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24 May 2013, Gateway House

The privilege of protection

The recent protestation over Mukesh Ambani receiving CISF protection has thrown light on why current laws make it preferable for private individuals and organisations to seek government guarding agencies for protection over private security firms

Brigadier (retired)

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The noise in the media over the Central Industrial Security Force (CISF) being asked to protect Mukesh Ambani has drowned out some basic questions regarding the protection of a private individual in India. The business of private security, estimated to be around Rs 35000 crore currently, will grow at 20-25% annually over the next few years, according to industry-watchers. This extremely rapid growth indicates the insecurity of private individuals and organisations. It also clearly shows the government’s indifference to the security of its citizens.

On the other hand, it is not uncommon to see a motorcade of machine gun-toting commandoes sweeping aside the common man to allow a ‘VIP’ to proceed. Arguably, 50-70% of the sanctioned police strength in Delhi is reportedly used for VIP protection in some form. The remaining personnel are so over-worked that they cannot cope even with routine policing.

Mukesh Ambani can pay Rs. 15 lakh per month for CISF protection, but what happens to those without the power and pelf to procure such security? The common person has no choice but to hire private security guards. These guards range in motivation and capability from the ubiquitous watchman outside urban residential premises, who is paid a few thousand rupees, to the high-end trained ex-servicemen hired by high net worth individuals.

Two important aspects to consider about the private versus government security issue, are the legal implications and the equipment used. The laws that govern private protection come are spelt out in the Private Security Agencies (Regulation) Act, 2005 (PSARA).  The provisions in this act are nebulous. States are expected to evolve their own laws based on the PSARA, and many have not done so.  There are no provisions in the Act to enable private guards to perform their duties, or be granted special dispensations under the law to perform their duties, as are provided to government servants.  The guards operate as private individuals.

While the PSARA makes no mention of armed guards, the Arms Act of 1959 only allows individuals to own licensed weapons. Agencies are not permitted to own weapons. Referring to the PSARA, the Ministry of Home Affairs (MHA) has said the possession and use of arms and ammunition are governed by the Arms Act and “private security guards don’t have any special dispensation to acquire or hold weapons.”

So to provide an armed guard to clients, private security agencies employ a person who owns a weapon in his individual capacity.  The individual is expected to use his own weapon in “self defence,” which could have other legal ramifications under the Arms Act.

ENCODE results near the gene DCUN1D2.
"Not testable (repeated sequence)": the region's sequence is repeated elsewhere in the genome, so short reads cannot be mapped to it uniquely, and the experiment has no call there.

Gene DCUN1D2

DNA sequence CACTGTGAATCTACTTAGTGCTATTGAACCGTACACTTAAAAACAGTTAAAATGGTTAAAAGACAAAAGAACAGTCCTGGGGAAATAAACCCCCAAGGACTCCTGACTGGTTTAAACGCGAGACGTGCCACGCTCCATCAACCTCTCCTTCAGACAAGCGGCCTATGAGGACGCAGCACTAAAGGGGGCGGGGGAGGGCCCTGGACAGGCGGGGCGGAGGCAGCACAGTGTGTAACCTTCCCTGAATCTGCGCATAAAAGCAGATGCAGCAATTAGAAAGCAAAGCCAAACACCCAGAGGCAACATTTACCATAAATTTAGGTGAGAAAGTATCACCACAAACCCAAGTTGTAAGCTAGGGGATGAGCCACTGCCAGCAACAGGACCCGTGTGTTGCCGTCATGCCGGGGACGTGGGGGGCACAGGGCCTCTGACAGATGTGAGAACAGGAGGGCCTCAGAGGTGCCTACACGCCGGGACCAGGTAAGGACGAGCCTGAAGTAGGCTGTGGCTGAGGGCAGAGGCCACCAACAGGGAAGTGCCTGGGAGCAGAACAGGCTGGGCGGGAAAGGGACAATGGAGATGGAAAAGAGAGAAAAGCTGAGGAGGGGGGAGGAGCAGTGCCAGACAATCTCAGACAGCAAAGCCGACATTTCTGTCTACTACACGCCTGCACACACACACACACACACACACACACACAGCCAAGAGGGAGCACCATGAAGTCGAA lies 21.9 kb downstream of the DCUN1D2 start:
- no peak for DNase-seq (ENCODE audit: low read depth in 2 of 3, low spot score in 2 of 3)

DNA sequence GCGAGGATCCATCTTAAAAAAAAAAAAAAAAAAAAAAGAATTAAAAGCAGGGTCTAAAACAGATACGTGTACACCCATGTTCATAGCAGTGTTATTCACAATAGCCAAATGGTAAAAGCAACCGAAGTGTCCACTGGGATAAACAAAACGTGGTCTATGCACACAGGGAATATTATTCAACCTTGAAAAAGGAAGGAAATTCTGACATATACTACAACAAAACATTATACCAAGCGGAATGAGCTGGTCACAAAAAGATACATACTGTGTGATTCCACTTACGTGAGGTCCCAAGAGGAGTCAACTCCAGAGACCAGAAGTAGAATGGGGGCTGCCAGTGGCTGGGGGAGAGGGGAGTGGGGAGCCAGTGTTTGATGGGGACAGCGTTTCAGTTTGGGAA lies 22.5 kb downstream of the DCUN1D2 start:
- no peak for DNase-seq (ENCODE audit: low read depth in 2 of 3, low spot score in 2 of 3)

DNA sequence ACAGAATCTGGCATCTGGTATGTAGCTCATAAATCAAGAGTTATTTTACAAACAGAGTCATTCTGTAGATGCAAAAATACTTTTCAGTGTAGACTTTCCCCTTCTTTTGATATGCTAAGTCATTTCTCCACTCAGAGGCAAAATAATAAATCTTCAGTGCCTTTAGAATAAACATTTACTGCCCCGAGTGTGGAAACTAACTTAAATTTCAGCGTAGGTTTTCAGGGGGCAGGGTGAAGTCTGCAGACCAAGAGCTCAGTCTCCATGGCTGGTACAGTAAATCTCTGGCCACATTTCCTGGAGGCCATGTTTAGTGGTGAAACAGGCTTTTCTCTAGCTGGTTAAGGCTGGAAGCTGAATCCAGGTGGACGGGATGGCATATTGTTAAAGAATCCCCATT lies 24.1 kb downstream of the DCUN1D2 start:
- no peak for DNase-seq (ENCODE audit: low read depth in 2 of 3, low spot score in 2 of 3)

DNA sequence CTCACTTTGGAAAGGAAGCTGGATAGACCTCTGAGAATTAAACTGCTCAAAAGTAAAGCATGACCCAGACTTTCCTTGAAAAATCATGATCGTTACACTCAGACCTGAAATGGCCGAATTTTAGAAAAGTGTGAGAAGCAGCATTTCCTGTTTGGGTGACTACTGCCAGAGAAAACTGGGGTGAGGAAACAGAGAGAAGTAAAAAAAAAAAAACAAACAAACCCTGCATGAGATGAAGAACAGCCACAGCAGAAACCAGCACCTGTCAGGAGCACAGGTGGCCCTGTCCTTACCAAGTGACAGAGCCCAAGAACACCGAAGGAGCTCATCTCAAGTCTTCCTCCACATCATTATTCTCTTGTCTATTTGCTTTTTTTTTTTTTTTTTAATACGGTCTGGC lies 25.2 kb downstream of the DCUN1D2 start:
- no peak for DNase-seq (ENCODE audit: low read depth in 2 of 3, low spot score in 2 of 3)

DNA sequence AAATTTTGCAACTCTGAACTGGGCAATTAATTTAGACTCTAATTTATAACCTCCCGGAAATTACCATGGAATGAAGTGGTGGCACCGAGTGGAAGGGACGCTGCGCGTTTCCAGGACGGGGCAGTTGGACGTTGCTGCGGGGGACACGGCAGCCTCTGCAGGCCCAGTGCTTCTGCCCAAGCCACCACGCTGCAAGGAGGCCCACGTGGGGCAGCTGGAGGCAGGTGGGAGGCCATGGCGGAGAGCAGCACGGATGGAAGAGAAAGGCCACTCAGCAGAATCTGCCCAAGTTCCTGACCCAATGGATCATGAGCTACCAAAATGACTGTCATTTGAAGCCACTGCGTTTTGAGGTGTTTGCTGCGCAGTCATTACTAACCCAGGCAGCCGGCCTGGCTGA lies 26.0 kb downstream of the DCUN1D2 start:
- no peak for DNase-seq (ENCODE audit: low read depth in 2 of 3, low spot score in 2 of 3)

In the case of the murder of Ponty Chadha who was killed in November 2012 at a south Delhi farmhouse, the MHA agreed that no separate guidelines had been issued under the Arms Act to govern the use of firearms by private security guards, and that in cases of guards using firearms as individuals or illegally, the guards and not their agencies shall be held liable.

By comparison, personnel of government law enforcement agencies are not governed by the Arms Act when they carry weapons issued to them for performing their duties.   Besides, they can be prosecuted only with the permission of the government, which is rarely forthcoming. In other words, unlike a private armed guard, government forces are protected by the law in the use of their weapons. It is for this privilege under the law that the CISF is so sought-after.

The type of equipment used is also important. Criminals and terrorists have access to sophisticated automatic weapons, which a private individual cannot own.  Under the Arms Act, an individual can own only specific calibres and types of weapons, which cannot match the arms that a determined criminal can carry.  A private individual is permitted to buy only a limited amount of ammunition in a year. The ammunition is expensive and precludes sufficient practice. But government guarding agencies have access to relatively modern weaponry. This is the second reason for the popularity of government guarding agencies.

Protecting the life and property of an individual is a fundamental function of government, not a commercial enterprise to be run by the state. But if a resource-scarce government is unable to provide adequate protection to private individuals, it must at least enact legislation allowing for better private protection. A more organised and legally-enabled private security sector will be far more effective.

There is no shortage of trained manpower in the private sector – a large number of personnel retire from the police and the forces at a young age, and the security industry is an avenue for employment.  Many countries allow for the privatisation of policing and protection. A similar model appropriate to the Indian context can be evolved. Until then, the scramble for scarce government resources will continue, protecting those who can pay for this privilege, and ignoring those who cannot.

Xerxes Adrianwalla is a retired Brigadier of the Indian Army and a regular contributor to Gateway House: Indian Council on Global Relations.

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